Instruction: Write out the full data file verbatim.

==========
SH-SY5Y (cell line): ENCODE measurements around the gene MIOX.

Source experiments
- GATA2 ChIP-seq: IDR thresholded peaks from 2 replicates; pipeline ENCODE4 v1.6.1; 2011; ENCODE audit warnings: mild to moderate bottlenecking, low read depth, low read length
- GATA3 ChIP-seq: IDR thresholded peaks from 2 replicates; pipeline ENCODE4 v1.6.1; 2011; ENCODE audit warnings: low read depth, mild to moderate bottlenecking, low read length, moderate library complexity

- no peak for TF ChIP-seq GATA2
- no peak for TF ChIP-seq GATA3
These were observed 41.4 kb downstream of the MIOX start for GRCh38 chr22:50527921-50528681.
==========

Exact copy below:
SH-SY5Y (cell line): ENCODE measurements around the gene MIOX.

Source experiments
- GATA2 ChIP-seq: IDR thresholded peaks from 2 replicates; pipeline ENCODE4 v1.6.1; 2011; ENCODE audit warnings: mild to moderate bottlenecking, low read depth, low read length
- GATA3 ChIP-seq: IDR thresholded peaks from 2 replicates; pipeline ENCODE4 v1.6.1; 2011; ENCODE audit warnings: low read depth, mild to moderate bottlenecking, low read length, moderate library complexity

- no peak for TF ChIP-seq GATA2
- no peak for TF ChIP-seq GATA3
These were observed 41.4 kb downstream of the MIOX start for GRCh38 chr22:50527921-50528681.